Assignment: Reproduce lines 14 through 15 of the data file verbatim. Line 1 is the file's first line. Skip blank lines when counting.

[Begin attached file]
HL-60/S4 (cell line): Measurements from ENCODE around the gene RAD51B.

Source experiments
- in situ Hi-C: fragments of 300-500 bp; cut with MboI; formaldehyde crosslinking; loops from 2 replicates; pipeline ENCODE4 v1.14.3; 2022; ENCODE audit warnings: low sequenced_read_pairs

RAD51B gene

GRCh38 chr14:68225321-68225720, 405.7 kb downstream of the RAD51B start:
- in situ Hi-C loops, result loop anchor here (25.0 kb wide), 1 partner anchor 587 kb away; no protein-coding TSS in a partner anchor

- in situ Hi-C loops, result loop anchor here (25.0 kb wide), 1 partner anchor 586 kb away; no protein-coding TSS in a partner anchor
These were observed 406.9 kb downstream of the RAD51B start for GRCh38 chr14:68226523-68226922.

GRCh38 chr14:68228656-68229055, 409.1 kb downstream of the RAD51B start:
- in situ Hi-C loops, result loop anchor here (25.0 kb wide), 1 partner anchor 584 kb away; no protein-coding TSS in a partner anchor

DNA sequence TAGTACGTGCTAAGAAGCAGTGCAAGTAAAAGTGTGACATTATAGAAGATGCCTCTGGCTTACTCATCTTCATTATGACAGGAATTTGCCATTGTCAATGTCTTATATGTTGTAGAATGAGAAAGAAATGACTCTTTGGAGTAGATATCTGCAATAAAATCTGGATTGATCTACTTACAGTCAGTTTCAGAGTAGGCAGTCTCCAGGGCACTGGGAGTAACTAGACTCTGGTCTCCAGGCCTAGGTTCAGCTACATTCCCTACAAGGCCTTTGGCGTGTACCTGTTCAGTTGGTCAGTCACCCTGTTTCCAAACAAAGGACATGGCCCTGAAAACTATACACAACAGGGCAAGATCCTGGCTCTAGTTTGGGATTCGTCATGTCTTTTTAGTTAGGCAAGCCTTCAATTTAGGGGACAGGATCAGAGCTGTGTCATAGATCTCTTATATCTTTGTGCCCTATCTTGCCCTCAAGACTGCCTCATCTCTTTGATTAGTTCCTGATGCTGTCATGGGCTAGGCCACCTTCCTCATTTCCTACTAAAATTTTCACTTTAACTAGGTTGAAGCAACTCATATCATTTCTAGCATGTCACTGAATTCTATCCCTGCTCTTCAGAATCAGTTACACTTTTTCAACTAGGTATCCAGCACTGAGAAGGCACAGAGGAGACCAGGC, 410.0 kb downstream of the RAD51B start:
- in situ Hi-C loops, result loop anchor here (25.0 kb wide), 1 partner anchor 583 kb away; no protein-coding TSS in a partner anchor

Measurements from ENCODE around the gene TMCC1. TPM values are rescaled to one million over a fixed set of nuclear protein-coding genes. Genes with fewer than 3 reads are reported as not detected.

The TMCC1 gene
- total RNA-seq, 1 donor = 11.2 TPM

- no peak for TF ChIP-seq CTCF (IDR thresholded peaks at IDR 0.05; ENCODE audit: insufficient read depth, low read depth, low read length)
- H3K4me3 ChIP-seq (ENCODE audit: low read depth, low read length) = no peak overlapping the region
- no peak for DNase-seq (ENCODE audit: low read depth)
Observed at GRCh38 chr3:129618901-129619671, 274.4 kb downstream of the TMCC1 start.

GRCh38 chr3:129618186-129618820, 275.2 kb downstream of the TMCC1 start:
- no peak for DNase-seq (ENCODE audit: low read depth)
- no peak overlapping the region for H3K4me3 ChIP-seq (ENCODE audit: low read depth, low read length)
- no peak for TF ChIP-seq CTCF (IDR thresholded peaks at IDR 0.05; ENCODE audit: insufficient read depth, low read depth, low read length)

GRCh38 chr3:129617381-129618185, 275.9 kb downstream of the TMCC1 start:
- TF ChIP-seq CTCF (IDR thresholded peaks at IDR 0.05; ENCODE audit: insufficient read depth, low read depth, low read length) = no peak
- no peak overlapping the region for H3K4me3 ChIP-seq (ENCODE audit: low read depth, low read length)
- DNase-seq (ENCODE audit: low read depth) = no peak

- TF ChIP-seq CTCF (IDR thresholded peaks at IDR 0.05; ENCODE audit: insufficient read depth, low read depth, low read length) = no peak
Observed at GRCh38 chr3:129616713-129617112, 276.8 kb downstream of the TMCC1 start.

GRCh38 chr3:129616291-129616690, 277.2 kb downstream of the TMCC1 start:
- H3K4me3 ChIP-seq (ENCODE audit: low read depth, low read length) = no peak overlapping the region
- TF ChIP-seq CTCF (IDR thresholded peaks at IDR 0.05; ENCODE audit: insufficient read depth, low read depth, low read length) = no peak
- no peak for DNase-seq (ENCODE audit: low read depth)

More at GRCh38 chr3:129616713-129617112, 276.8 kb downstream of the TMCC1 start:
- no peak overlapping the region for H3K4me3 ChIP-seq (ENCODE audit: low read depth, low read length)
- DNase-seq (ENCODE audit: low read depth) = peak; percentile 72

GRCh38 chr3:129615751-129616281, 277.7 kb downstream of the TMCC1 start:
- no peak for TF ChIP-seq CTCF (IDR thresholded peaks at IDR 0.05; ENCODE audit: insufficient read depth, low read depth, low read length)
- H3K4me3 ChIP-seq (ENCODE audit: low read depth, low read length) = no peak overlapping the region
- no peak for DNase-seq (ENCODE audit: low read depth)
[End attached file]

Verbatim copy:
The TMCC1 gene
- total RNA-seq, 1 donor = 11.2 TPM